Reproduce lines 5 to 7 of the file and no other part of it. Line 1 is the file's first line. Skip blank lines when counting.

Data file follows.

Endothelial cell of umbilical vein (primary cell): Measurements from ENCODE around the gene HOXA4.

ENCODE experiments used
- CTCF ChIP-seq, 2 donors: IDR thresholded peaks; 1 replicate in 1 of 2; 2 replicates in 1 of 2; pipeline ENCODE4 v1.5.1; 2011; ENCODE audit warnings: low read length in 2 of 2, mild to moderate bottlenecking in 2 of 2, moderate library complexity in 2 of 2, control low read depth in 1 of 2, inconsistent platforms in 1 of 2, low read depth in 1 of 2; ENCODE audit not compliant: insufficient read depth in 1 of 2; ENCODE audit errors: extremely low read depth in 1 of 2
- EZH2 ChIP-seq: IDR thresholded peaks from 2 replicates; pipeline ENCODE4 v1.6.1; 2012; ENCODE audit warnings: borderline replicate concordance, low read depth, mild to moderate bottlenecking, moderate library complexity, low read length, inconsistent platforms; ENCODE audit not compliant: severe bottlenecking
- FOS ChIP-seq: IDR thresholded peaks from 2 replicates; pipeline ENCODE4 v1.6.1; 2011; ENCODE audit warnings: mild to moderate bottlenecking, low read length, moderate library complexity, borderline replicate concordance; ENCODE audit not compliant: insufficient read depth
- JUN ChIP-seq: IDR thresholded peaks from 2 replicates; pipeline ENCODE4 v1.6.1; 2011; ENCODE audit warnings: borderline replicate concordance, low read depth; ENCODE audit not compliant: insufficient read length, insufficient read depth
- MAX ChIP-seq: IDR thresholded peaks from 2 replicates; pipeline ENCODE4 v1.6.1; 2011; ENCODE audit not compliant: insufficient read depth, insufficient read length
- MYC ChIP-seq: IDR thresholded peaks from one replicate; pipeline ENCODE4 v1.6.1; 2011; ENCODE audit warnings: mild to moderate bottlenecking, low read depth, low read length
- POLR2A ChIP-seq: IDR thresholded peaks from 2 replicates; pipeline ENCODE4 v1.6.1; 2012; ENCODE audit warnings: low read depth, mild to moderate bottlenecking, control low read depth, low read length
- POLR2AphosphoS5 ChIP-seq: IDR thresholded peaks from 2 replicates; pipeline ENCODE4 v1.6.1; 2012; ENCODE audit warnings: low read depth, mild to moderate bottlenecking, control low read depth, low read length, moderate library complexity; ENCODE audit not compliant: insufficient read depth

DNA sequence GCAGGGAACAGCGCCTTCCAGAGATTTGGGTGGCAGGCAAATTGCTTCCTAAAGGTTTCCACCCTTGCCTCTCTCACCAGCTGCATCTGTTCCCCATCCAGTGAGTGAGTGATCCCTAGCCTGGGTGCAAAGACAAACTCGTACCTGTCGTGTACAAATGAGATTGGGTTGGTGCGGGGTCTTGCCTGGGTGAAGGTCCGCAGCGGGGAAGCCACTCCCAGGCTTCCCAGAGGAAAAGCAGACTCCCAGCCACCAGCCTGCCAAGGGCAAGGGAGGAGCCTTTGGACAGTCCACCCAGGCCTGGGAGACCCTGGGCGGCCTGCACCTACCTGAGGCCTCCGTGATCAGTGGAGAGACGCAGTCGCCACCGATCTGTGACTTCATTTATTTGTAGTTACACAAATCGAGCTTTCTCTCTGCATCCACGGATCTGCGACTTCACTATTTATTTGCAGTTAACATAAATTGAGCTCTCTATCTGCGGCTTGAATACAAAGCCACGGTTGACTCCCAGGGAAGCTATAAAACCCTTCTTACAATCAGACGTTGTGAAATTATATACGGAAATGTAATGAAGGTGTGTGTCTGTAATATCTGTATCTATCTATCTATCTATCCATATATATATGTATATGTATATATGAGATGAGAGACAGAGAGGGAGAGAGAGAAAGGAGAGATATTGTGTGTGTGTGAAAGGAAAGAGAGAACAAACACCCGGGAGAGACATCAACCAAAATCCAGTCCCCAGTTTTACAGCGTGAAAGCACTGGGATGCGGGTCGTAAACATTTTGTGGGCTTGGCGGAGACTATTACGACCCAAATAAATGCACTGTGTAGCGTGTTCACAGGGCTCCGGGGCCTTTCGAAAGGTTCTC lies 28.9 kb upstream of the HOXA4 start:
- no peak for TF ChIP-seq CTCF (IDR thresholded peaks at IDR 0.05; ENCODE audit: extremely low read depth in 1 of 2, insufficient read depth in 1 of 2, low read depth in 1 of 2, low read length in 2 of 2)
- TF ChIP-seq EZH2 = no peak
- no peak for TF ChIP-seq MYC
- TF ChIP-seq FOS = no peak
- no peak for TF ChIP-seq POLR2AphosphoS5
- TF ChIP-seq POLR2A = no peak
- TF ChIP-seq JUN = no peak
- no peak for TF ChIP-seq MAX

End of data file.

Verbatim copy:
- FOS ChIP-seq: IDR thresholded peaks from 2 replicates; pipeline ENCODE4 v1.6.1; 2011; ENCODE audit warnings: mild to moderate bottlenecking, low read length, moderate library complexity, borderline replicate concordance; ENCODE audit not compliant: insufficient read depth
- JUN ChIP-seq: IDR thresholded peaks from 2 replicates; pipeline ENCODE4 v1.6.1; 2011; ENCODE audit warnings: borderline replicate concordance, low read depth; ENCODE audit not compliant: insufficient read length, insufficient read depth
- MAX ChIP-seq: IDR thresholded peaks from 2 replicates; pipeline ENCODE4 v1.6.1; 2011; ENCODE audit not compliant: insufficient read depth, insufficient read length